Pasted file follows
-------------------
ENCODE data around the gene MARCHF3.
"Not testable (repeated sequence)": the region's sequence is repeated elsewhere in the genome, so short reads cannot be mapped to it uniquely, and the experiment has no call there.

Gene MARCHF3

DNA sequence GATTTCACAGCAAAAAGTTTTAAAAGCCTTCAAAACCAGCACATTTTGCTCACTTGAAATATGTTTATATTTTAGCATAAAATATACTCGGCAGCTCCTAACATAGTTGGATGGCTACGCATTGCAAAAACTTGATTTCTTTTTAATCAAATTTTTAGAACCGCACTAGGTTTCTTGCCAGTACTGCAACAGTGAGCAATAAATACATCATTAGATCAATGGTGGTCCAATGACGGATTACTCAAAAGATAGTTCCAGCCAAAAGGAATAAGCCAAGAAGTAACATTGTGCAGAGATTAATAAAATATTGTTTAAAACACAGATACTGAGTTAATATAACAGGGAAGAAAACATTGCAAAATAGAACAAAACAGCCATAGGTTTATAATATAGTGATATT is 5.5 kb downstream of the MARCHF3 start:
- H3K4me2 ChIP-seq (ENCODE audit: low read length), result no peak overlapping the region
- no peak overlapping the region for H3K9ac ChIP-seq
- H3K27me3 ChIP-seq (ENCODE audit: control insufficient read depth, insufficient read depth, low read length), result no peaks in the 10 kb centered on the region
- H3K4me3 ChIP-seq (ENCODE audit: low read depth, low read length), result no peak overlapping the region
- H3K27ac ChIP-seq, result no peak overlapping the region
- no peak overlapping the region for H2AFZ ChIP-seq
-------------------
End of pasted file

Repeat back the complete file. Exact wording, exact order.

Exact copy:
ENCODE data around the gene MARCHF3.
"Not testable (repeated sequence)": the region's sequence is repeated elsewhere in the genome, so short reads cannot be mapped to it uniquely, and the experiment has no call there.

Gene MARCHF3

DNA sequence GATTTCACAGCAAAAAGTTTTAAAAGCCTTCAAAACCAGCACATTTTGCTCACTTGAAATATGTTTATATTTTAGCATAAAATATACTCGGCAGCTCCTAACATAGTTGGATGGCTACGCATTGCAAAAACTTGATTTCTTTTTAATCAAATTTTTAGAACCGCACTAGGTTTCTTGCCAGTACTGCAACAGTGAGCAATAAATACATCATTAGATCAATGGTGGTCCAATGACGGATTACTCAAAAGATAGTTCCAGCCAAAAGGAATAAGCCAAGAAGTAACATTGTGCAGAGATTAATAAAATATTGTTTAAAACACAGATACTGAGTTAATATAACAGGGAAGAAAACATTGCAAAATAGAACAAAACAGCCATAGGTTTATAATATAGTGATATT is 5.5 kb downstream of the MARCHF3 start:
- H3K4me2 ChIP-seq (ENCODE audit: low read length), result no peak overlapping the region
- no peak overlapping the region for H3K9ac ChIP-seq
- H3K27me3 ChIP-seq (ENCODE audit: control insufficient read depth, insufficient read depth, low read length), result no peaks in the 10 kb centered on the region
- H3K4me3 ChIP-seq (ENCODE audit: low read depth, low read length), result no peak overlapping the region
- H3K27ac ChIP-seq, result no peak overlapping the region
- no peak overlapping the region for H2AFZ ChIP-seq